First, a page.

HAI Convention News

FreeFlight Develops Drop-in 5G Radar Altimeter Solution

 - March 10, 2022, 6:13 AM
FreeFlight Systems RA-4500 Mark II upgrade uses the existing wiring, structural, and antenna provisions already on the aircraft. The RA-6500 is designed to mitigate 5G and other radio frequency interference

FreeFlight Systems (Booth 8239) has developed a drop-in 5G interference mitigation solution for its RA-4000 and RA-4500 radar altimeters (radalts). The company’s new RA-4500 Mark II upgrade uses the existing wiring, structural, and antenna provisions already on the aircraft, and is available for all customer installations. RA-4000 and RA-4500 radalts have been installed in more than 5,000 aircraft. 

AT&T and Verizon 5G wireless signals in the 3.7- to 3.98-GHz range bump up against radar/radio altimeters in the 4.2- to 4.4-GHz environment, causing those altimeters to give potentially false readings to pilots and the various aircraft systems they support. While the wireless carriers are working together with the FAA to mitigate interference at the nation’s busiest airports, helicopters—which frequently operate in non-airport environments—remain particularly susceptible to this interference.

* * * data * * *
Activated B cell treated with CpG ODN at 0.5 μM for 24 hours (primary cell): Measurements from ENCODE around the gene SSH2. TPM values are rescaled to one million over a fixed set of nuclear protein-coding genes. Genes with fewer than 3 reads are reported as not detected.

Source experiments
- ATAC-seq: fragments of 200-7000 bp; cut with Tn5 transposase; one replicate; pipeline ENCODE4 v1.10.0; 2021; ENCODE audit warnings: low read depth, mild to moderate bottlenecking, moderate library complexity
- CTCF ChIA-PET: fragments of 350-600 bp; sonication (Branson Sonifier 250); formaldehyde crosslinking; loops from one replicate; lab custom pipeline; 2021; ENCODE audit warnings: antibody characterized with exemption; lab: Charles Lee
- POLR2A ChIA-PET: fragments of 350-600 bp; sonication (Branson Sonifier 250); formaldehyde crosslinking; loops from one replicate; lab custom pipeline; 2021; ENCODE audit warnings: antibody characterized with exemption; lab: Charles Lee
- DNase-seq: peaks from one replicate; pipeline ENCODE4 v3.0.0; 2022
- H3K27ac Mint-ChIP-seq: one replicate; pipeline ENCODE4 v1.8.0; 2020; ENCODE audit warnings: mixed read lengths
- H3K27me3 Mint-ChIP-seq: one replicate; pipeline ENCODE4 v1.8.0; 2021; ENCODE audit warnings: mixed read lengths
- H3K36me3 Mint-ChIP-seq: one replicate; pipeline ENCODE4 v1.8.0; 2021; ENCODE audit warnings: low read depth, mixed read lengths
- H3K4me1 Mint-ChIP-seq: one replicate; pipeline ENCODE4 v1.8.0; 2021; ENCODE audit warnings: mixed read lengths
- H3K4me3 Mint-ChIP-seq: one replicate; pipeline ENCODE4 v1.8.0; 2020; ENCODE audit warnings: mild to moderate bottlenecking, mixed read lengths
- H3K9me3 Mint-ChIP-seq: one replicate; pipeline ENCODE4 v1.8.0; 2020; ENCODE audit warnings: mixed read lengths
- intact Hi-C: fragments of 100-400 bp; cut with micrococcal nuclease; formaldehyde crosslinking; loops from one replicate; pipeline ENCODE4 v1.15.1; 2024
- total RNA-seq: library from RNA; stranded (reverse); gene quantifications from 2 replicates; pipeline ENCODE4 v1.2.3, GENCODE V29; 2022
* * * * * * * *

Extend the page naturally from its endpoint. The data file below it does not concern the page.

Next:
“To address the restrictions imposed by the published FAA ADs, we recommend existing RA-4000 and RA-4500 customers to upgrade to the RA-4500 MK II to mitigate the effects of 5G infrastructure to continued flight operations,” said FreeFlight president Anthony Rios. “We will support our customers in navigating the alternative means of compliance submission process with data, expertise, and collateral materials as needed in the process.” 

FreeFlight noted that “many currently fielded radalts including the RA-4000 and RA-4500 have been found to be susceptible to incorrect altitude readings due to C-band 5G interference.” Those altimeters were designed and certified between 2008 and 2009—long before the effects of 5G interference were known. The company’s new RA-5500 and RA-6500 are designed to mitigate 5G and other radio frequency interference with internal filtering and digital signal processing.